Along with his apprentice son James, and other trusted bricklayers, the firm built the new nurses home at Preston Royal Infirmary, and followed that up with an extension to Arkwright Mill.
Soon Turner’s second son Jack was handed a trowel and more tradesmen and apprentices joined the fold, often with family connections. A laboratory for the Infirmary, extensions for Hutton Grammar School, Gutteridge Memorial Church, Lark Hill Convent and the building of the GPO Sorting Office on Fleet Street all added to the portfolio leading to a move to larger premises in William Henry Street.
By 1933 the business had become John Turner and Sons PLC. Building of the Preston Employment Exchange on Pole Street was one of their next tasks and other Government contracts followed for Employment Exchanges at Kendal, Ormskirk and Clitheroe. School building or extension contracts were also obtained for Morecambe Grammar School, Hutton Grammar School and Kirkham Grammar School.
The new Co-operative building on Lancaster Road was next on the agenda before the outbreak of the Second World War. With the call to arms a number of staff joined the forces and those who remained had Government work to undertake.
After the war there was a great demand for new housing and Turner’s responded quickly. Every day gangs of men would leave town heading to places such as Leyland, Lancaster, Southport or the outskirts of Preston to build council houses.
A whole catalogue of building schemes followed all over Lancashire and beyond. Grange County Primary School, Ribbleton Hall School, St Maria Goretti School and Atkinson Vehicles new factory among those of local significance. Modern equipment and methods assured Turner’s had much to celebrate when they reached the 50 year milestone in 1957 with a full order book.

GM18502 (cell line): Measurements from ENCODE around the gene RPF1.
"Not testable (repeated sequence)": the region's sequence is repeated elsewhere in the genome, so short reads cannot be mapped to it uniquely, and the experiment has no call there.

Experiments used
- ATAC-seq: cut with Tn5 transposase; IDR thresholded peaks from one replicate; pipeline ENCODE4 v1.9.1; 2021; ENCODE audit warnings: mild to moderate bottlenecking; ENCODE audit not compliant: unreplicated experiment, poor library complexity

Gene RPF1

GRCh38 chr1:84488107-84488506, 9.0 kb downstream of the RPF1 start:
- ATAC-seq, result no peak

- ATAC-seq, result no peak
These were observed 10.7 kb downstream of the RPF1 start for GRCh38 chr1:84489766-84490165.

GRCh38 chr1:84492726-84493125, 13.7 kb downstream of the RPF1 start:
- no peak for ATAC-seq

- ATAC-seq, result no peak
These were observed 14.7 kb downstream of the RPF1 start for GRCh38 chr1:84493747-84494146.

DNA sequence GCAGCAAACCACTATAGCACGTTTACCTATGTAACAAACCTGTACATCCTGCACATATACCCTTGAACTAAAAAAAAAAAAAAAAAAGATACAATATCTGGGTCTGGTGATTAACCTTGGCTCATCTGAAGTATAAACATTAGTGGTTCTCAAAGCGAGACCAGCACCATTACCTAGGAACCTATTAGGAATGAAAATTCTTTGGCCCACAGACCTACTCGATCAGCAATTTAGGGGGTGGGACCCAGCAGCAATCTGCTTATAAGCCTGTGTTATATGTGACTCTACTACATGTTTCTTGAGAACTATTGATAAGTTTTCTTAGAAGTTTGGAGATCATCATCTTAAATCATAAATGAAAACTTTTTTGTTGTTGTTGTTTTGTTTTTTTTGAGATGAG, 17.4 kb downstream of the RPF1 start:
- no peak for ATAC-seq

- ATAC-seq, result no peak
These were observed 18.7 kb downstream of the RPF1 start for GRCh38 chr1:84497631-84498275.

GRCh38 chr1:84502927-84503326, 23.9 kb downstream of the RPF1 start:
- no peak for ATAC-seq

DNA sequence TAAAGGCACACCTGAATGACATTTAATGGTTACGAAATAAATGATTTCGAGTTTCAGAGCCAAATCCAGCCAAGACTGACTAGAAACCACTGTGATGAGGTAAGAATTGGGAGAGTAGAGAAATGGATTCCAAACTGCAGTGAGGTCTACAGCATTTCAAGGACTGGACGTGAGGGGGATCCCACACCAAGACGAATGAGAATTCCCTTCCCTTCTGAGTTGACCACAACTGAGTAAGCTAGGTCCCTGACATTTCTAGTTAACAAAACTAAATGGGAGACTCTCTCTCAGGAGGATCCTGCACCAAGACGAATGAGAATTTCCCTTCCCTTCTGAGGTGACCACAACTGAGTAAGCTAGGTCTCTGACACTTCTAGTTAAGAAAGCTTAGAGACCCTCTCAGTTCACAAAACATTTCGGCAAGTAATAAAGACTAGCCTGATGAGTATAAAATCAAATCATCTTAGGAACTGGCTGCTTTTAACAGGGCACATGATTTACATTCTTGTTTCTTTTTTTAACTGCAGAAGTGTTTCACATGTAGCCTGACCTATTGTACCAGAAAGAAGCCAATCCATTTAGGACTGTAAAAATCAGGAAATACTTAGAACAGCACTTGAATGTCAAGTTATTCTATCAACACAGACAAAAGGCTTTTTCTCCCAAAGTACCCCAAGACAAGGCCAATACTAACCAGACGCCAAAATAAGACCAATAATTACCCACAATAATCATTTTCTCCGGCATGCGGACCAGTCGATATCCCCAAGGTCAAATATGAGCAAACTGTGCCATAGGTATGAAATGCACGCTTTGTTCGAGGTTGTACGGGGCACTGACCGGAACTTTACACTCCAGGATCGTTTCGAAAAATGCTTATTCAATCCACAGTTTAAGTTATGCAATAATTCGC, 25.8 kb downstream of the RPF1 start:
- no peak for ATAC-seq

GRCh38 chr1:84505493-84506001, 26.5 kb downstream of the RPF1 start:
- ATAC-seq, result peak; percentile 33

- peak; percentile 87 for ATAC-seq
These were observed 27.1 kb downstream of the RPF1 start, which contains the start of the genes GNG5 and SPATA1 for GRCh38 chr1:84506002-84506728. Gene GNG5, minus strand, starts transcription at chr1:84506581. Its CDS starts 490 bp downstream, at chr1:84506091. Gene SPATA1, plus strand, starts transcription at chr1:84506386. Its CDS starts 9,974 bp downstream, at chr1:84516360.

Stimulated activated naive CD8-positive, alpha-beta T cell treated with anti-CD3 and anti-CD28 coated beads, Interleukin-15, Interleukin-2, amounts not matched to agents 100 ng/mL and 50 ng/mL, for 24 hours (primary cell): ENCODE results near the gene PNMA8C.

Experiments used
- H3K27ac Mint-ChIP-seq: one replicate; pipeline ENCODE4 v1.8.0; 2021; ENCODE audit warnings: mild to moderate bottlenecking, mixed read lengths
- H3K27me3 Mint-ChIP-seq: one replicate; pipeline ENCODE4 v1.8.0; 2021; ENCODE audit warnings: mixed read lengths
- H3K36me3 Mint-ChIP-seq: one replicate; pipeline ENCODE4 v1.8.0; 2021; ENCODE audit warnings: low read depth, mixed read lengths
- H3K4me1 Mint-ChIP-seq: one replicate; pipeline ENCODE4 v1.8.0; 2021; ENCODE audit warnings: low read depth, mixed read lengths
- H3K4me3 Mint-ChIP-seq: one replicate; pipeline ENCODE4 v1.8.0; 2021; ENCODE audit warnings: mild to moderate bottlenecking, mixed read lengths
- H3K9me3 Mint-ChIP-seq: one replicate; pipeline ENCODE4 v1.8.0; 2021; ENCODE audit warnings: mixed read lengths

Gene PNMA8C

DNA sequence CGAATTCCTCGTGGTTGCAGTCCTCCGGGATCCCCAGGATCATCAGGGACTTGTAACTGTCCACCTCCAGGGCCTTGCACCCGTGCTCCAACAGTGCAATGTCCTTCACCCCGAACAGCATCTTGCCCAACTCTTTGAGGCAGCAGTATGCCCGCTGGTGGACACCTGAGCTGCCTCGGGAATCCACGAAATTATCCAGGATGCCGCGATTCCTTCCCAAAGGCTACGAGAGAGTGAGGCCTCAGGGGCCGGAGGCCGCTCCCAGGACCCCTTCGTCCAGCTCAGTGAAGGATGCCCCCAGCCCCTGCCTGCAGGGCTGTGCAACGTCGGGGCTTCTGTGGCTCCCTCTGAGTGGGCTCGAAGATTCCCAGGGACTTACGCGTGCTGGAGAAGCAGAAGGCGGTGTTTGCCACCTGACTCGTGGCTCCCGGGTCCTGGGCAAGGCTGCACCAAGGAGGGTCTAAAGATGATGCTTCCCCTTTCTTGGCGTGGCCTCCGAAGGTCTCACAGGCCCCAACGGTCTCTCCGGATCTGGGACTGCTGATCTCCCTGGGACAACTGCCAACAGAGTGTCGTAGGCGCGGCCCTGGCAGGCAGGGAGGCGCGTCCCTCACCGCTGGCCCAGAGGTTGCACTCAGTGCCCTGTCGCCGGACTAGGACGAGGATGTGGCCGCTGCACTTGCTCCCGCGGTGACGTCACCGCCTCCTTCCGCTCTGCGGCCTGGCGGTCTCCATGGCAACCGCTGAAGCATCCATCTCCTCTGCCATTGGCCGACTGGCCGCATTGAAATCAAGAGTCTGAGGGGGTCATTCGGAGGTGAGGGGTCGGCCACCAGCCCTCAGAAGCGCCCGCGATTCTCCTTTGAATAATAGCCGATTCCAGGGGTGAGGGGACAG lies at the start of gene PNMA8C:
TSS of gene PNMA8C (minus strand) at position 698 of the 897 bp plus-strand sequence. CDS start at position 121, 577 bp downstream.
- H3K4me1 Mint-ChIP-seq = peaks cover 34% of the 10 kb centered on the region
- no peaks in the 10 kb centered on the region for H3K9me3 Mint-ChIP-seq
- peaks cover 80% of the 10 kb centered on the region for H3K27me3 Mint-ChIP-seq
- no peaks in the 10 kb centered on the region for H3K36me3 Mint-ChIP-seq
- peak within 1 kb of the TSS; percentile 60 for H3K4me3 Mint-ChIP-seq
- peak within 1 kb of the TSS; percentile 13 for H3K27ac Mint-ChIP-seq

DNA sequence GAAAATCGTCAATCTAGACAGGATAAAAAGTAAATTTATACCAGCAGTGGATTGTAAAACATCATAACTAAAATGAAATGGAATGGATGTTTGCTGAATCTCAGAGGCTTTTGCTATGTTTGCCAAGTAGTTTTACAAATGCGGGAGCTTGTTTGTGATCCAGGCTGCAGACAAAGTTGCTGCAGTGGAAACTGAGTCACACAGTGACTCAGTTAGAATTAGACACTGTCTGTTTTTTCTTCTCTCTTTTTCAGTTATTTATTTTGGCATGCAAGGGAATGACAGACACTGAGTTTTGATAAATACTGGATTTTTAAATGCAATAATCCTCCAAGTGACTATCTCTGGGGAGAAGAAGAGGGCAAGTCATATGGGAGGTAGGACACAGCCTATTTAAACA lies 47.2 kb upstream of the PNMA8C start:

In modern times locally the Guild Hall, the Telephone Exchange on Moor Lane, the Preston Magistrates and Crown Courts, the Police Headquarters and the Ring Road are all evidence of their construction work. The company is nowadays known as the John Turner Construction Group and their head office is on Preston Road, Grimsargh.
Thomas Croft was a familiar figure in the Preston building trade in the mid-1960s having control of a business begun in 1874 when his namesake grandfather, who died in 1923, founded Thomas Croft & Sons operating from premises off St Paul’s Road, behind the Imperial Terrace.
Among the structures credited to his pioneering grandfather were numerous cotton mills and upwards of 20 tall chimneys, including those at the Horrockses Centenary Mill and the Tulketh Mill. This third generation Thomas Croft was educated at Preston Grammar School, premises built by the Preston firm, and on leaving school he took an apprenticeship in brick laying before becoming a contracts manager.
Taking over the business in 1937, after his father died he continued the family tradition by taking his three sons into the trade. They were responsible for numerous buildings in Preston with specialists skills in stone masonry. Having their own quarry in Longridge earned them the contract for enlarging the Blackburn Cathedral and the police and court buildings in Burnley.